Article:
Live-baiting can often produce bites from the biggest blue marlin in the neighborhood. This is important if you’re fishing in a tournament where catching numbers of smaller fish on dead bait or lures won’t net your team the big payday at the end of the weekend.
There are many different ways to rig live bait, but the following method is one I have used quite often all over the world. It will work for nearly any live bait, especially those for targeting marlin. For this live bait rig, we generally use a light leader for our bait-catching rigs, so I make sure to have a landing net on board to land the bait from the water. I quickly remove the bait from the net and turn it upside-down, cradling it like a football in my left hand and arm (I’m right-handed, so reverse this if you’re a lefty). By turning the fish upside-down, the fish becomes disoriented long enough to get the hook positioned properly on the nose of the bait.
At this point, the rod and reel should already be rigged with the leader and circle hook already attached. If I am blue marlin fishing, I generally will use 300- or 400-pound-test leader. With a snap swivel at the end of my double line, I’ll use 29 feet of leader. But if we’re using a wind-on leader of 22 feet, then I’ll use 7 feet of leader crimped to a barrel swivel, not a snap swivel. I use a 22-inch piece of 130-pound-test Dacron line, doubled with a double-overhand knot to make a loop that is secured to the hook with a cat’s paw knot and a half hitch. I use a split-eye needle connected to the Dacron (if a split-eye needle is not available, you can use a standard closed-eye needle with a short bit of floss attached to the Dacron loop with a slipknot for easy removal once it’s through the bait’s eye socket).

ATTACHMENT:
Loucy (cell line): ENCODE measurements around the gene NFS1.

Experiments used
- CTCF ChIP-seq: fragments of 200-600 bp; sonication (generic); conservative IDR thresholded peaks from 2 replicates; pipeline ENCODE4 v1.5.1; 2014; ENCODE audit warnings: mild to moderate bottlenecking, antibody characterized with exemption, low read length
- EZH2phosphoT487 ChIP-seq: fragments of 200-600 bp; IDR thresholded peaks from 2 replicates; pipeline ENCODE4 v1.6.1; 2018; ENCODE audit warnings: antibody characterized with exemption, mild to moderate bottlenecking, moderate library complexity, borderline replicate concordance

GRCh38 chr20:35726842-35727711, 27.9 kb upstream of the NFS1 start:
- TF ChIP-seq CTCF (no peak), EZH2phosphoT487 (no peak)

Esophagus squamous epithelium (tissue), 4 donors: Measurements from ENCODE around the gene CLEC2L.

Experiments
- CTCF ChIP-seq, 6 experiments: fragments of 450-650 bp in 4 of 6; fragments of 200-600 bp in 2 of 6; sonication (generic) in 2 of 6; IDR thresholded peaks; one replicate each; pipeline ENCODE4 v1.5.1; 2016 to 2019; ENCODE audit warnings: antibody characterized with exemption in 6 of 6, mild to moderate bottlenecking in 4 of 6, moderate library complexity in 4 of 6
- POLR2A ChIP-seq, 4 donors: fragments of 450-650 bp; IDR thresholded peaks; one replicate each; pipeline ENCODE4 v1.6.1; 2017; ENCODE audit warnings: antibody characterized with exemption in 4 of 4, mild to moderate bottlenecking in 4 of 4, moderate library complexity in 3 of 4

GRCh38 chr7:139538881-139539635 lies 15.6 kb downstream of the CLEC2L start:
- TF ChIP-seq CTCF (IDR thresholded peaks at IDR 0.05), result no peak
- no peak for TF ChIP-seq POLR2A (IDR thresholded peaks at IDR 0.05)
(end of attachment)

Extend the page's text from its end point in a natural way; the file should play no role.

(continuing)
With the live bait upside-down and hopefully being calm, I insert the rigging needle through the top part of the eye socket and pull the Dacron loop completely through. I disconnect the needle and put the point and barb end of the hook through the loop and spin the hook and loop a few times. I slip the point and barb back under the twisted Dacron and the head of the bait, then deploy the bait back in the water as soon as possible. When marlin fishing, we usually pull two live bait at a time. If I catch the bait from a big school, I’ve found it’s better to get a short distance away from the school before putting the bait in the water. Many times, sharks seem to be closer to the school of bait than the marlin are.